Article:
It’s almost a cliche that young voters are concerned about different issues than older citizens casting their ballots in Saturday’s Democratic primary battle between Hillary Clinton and Bernie Sanders.
Issues such as Barry Goldwater.
“A lot of people I talk to are hung up on Goldwater,” said Adarrell Gadsden, a Winthrop University senior and Clinton supporter, who sounds weary of how often he’s had to defend his candidate’s support, as a teenaged young Republican, for the archconservative Arizona senator’s 1964 presidential campaign.
On college campuses, where Clinton supporters such as Gadsden are often outnumbered by Sanders supporters, the Goldwater factoid in Clinton’s biography, little noticed elsewhere on the campaign trail, has become a regular talking point against the former secretary of state in campus bull sessions.
“It’s a big thing,” said Gadsdenid, who dismisses the episode as a youthful indiscretion. “That she was a Goldwater supporter, that stands out.”
A new generation of millennial voters will turn out to the polls this year, and they’re bringing their own list of concerns. Conditioned by the recession and the Black Lives Matter movement, many of them are too young to have voted for Barack Obama.
I’ve seen it packed out for Bernie at Claflin
Laverne Page Jr, on Sanders support at the historically black college
They join a cohort of an estimated 83 million millennials born between 1982 and 2000. A Tufts University study found that, in 2012, the number of voters under 30 exceeded the margin of victory in 29 states.
One common concern shouldn’t come as a surprise, and it explains at least some of Sanders’ appeal to young people.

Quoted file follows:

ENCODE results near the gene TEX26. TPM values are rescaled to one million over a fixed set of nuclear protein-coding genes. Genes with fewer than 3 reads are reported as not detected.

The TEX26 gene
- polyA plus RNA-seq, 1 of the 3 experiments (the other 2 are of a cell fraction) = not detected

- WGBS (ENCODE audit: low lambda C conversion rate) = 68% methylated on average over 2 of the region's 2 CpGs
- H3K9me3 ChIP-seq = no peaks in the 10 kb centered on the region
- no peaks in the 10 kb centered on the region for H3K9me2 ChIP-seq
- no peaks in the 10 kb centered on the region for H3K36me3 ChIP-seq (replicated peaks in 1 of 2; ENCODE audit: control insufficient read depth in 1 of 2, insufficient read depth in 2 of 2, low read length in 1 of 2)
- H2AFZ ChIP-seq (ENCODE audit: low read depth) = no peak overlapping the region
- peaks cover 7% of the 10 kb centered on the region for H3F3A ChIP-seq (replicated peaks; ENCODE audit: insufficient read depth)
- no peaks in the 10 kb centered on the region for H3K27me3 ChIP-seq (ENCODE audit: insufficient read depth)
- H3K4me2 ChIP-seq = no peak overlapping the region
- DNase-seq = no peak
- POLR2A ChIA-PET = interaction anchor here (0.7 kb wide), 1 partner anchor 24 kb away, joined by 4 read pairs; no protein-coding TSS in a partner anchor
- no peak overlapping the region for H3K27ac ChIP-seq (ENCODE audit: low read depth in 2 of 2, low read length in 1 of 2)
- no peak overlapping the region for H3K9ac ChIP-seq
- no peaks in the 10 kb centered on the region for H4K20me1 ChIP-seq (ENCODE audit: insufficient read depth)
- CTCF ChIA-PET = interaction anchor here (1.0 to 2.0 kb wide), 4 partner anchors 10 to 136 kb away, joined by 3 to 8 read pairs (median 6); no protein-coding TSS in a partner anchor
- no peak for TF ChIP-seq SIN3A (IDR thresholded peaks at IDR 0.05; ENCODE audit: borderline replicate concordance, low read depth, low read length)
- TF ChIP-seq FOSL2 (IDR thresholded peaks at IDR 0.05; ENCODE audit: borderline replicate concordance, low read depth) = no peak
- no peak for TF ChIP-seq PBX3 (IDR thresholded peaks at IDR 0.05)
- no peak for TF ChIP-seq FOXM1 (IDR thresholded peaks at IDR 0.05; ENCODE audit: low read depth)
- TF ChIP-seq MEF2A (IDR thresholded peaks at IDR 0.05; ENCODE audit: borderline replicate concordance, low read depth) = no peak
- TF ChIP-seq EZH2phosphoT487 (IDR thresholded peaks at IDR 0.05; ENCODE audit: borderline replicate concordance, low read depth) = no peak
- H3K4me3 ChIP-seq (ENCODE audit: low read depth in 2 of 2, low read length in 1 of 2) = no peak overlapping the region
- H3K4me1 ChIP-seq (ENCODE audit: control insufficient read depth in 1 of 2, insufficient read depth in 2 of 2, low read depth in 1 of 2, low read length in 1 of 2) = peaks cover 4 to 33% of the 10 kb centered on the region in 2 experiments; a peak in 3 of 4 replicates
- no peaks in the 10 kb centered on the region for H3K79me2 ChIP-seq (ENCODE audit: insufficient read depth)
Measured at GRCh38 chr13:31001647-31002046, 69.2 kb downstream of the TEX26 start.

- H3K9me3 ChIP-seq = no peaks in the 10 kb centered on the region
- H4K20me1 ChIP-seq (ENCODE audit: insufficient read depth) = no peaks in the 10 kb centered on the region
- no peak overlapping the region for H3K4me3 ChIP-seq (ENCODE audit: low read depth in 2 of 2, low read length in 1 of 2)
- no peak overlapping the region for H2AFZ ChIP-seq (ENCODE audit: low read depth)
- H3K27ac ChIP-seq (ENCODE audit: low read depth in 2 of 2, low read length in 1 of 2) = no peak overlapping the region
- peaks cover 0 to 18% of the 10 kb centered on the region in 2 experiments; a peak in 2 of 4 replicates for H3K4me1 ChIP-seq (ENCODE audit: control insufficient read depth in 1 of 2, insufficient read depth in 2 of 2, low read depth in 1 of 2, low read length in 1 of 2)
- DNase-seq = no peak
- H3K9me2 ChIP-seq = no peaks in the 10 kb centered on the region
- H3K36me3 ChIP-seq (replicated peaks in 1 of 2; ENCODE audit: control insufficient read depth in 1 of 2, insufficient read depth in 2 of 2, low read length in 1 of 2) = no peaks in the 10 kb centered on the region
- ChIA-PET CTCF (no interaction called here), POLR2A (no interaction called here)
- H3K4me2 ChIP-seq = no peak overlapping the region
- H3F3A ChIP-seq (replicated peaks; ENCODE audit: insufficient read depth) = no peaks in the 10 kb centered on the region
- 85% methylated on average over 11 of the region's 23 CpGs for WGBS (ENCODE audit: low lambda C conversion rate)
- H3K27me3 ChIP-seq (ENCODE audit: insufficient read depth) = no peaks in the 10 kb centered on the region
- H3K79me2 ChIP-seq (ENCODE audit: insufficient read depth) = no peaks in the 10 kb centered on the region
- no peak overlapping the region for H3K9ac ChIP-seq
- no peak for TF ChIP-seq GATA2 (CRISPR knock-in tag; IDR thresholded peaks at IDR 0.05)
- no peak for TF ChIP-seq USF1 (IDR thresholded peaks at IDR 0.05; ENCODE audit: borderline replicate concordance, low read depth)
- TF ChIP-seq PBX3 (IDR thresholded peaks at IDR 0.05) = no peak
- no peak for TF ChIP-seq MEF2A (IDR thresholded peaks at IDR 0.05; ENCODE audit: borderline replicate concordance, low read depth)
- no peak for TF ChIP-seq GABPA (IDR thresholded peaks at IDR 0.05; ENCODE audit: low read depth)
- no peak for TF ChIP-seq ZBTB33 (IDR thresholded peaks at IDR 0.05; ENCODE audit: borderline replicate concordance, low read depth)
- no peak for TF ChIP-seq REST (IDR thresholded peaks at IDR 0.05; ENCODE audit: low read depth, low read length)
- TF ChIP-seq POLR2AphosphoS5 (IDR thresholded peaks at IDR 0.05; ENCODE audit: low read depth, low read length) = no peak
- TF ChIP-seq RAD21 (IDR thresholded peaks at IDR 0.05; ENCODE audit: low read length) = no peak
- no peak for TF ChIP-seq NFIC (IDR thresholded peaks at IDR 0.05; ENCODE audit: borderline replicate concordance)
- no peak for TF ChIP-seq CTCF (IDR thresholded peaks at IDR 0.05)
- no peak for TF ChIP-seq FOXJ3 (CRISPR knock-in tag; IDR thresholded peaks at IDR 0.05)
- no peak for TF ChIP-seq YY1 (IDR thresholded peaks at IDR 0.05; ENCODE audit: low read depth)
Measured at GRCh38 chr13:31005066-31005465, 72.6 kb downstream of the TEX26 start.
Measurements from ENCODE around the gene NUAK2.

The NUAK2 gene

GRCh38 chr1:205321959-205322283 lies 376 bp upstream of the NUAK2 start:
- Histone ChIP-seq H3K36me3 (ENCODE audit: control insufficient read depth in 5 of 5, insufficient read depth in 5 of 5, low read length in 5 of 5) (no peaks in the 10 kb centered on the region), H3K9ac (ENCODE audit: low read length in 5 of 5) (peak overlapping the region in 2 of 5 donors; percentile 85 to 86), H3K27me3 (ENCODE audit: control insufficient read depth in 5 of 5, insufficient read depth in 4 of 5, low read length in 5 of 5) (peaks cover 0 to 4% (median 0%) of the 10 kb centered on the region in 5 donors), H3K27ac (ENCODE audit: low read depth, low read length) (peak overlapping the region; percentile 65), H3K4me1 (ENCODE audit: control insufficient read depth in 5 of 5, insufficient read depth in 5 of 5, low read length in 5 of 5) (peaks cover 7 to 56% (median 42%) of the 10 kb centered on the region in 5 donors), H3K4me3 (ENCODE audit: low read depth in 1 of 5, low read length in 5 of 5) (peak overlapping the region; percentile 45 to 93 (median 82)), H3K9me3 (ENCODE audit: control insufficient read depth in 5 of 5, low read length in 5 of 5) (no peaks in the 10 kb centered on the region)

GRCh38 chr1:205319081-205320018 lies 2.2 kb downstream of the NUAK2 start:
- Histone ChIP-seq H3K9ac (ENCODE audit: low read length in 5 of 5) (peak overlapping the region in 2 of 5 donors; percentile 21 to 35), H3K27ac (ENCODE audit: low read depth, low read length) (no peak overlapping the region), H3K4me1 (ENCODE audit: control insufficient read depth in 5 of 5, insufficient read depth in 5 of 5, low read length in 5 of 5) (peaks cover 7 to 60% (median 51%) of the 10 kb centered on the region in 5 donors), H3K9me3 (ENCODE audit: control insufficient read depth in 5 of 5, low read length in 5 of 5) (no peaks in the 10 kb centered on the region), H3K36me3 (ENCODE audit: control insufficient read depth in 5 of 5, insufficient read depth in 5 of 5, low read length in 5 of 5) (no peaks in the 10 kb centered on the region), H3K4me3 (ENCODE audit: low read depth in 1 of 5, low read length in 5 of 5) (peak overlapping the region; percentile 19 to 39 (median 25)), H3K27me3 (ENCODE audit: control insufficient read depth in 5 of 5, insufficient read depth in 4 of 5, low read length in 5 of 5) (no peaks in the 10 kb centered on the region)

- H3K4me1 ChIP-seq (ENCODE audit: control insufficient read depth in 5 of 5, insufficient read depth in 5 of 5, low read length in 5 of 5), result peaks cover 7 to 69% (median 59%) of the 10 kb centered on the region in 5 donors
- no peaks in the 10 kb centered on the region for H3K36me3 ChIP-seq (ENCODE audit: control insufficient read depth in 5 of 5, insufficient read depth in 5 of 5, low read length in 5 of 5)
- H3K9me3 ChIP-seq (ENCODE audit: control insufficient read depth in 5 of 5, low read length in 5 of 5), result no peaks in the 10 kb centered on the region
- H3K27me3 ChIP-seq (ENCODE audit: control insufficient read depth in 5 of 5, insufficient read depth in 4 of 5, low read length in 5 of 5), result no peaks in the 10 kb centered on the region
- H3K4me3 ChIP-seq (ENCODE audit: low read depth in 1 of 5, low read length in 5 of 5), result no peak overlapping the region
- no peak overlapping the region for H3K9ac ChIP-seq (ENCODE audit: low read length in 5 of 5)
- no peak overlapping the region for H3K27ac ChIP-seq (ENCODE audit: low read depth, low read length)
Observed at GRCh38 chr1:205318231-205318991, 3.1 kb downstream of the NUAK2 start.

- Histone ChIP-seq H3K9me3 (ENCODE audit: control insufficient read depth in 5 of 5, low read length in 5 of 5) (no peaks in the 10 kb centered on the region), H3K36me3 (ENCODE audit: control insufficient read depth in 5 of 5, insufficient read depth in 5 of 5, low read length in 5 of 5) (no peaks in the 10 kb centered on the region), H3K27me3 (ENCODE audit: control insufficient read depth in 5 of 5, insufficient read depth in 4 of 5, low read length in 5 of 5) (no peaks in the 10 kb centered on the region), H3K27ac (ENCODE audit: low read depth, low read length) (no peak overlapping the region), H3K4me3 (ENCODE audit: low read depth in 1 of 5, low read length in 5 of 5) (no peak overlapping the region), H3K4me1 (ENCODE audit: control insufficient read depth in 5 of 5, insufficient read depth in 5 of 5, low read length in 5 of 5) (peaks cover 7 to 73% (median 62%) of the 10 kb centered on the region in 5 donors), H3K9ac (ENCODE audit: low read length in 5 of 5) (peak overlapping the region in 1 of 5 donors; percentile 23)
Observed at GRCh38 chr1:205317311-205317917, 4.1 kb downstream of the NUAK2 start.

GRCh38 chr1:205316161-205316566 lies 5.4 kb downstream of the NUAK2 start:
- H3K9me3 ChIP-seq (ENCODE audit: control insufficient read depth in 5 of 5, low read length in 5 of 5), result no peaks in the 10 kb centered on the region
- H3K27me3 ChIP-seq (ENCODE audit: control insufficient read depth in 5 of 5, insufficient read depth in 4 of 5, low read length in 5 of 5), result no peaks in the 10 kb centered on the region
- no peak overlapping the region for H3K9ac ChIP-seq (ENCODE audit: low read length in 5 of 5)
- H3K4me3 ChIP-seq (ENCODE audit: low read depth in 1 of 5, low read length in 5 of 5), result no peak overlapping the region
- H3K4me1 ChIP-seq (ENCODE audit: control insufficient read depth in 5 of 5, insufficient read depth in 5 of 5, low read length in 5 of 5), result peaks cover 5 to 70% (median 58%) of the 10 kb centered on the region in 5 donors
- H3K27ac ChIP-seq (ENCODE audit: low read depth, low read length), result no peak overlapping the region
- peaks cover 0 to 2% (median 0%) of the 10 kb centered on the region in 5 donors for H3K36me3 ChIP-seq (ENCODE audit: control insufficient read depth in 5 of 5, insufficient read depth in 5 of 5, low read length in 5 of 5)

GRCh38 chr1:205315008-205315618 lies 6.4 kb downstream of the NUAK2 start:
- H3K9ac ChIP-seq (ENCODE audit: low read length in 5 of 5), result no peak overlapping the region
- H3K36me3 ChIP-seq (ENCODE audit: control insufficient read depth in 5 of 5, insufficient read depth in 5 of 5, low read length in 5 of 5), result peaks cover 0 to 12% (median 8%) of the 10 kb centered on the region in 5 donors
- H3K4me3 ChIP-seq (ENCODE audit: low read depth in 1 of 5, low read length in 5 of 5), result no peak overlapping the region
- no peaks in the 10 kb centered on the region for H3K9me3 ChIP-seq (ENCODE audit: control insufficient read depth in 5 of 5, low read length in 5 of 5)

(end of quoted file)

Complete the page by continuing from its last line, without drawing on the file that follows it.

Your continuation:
“One thing that worries a lot of us about the future is student loan debt,” said Laverne Page Jr., who is leaning toward the Vermont senator and his proposal to make public colleges tuition-free.
“I just want it to be affordable,” Page said. “Not necessarily free, but at least affordable.”
Brooks Hammett, a Winthrop freshman, says she’s concerned about the tax increases that would be necessary to pay for such a proposal.
“People living paycheck to paycheck won’t be able to afford that,” she said, saying Clinton’s plans to “refinance (loans) and lowering interest rates will not be as dramatic a step.”
A Tufts University study found that, in 2012, the number of voters under 30 exceeded the margin of victory in 29 states.
But Sanders’ college plan is only part of the reason young people are excited to vote in this election. Roman Vitanza, president of Winthrop’s College Democrats chapter, says he saw interest in the race skyrocket among his classmates after Sanders held a rally on campus in September, followed by a nationally televised forum with Clinton, Sanders and Martin O’Malley in November.
“I think a lot of the excitement comes from the forum, due to Winthrop being in the national spotlight and the student turnout for that,” Vitanza said. “It comes from Bernie being here, and Chelsea (Clinton) being in Rock Hill, and now Bill (Clinton) coming is very exciting. ... It’s got people talking about it.”
The excitement was stoked by dueling campaigns on campus from “Hillary Fellows” and “Bernie Bros.”
One issue hanging over the election for young African-American voters is civil rights, which has taken on new meaning since police-involved shootings led Winthrop students to stage a campus “die-in” last year.
Both candidates have emphasized their civil rights’ credentials, from Sanders’ involvement in protests against segregation at the University of Chicago to Clinton’s work with the Children’s Defense Fund.
That she was a Goldwater supporter, that stands out.
Clinton supporter Adarrell Gadsden, on a common complaint against his candidate
Gadsden explains his support for Clinton: “She came down from Yale to South Carolina to fight for civil rights, for human rights,” he said. “That shows she has experience.”
Page says he sees a generational shift in voting patterns, where older African-Americans support Clinton while younger voters like himself are more open to Sanders.
“I’ve seen it packed out for Bernie at Claflin,” the historically black college in Orangeburg, he said.
For his part, Vitanza hasn’t made up his mind who to vote for on Saturday, saying he hopes to hear more from those around him here and back home in Pickens to help him make up his mind.